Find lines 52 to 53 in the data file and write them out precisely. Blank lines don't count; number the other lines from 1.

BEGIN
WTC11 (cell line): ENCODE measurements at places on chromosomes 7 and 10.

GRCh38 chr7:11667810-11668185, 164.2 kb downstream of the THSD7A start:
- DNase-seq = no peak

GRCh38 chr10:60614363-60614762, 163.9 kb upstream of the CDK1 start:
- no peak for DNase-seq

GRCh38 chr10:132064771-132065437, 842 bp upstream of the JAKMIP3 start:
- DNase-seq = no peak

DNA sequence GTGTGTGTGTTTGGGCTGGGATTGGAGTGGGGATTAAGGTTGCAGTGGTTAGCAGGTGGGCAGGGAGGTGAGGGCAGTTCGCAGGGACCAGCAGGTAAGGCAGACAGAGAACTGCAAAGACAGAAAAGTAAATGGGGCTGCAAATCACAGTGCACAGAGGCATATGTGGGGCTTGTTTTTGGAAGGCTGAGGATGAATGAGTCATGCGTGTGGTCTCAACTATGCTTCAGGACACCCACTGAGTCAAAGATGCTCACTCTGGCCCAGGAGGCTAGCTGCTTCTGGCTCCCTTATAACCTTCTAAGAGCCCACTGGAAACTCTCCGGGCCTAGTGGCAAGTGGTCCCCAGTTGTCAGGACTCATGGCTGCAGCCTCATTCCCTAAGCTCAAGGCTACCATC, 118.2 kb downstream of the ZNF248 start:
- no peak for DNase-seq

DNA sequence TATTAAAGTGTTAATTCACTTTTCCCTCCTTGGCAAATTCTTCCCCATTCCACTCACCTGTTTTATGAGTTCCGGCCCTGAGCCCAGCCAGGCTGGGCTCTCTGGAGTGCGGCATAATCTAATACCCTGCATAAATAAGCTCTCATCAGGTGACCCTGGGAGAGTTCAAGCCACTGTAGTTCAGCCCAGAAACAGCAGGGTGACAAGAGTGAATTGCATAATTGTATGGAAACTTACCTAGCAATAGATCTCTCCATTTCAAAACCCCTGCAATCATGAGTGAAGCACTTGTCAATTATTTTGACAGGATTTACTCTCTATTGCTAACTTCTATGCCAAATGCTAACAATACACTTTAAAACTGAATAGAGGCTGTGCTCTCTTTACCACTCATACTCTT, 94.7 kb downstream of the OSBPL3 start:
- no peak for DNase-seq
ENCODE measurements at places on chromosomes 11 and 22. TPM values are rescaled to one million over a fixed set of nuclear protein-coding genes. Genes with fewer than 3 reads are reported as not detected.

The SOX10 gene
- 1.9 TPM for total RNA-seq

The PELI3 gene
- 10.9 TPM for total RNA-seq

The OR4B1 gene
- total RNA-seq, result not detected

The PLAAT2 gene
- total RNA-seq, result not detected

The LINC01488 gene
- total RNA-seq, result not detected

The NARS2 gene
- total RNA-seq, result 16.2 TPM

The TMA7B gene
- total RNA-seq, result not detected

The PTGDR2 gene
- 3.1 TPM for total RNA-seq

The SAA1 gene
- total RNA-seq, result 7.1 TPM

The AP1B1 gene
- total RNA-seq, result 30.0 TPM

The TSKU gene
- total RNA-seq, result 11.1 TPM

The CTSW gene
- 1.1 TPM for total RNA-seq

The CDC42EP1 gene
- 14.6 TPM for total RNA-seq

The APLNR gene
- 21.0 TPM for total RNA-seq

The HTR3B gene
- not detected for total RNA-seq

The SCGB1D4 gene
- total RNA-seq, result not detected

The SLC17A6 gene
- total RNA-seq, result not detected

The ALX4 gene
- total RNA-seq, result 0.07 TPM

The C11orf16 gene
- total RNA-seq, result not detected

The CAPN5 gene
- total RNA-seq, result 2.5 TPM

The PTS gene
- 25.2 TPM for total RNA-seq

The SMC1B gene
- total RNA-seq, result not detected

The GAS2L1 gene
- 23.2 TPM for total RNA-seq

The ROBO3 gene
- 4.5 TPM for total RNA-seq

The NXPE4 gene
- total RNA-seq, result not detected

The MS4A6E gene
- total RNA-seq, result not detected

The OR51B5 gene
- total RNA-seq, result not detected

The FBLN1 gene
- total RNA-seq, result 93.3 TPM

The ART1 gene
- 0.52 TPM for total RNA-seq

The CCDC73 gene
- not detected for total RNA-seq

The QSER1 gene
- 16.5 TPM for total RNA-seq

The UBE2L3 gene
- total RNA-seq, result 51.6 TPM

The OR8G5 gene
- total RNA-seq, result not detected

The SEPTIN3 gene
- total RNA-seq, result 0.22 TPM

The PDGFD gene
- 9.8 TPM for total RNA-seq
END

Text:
- total RNA-seq, result 2.5 TPM

The PTS gene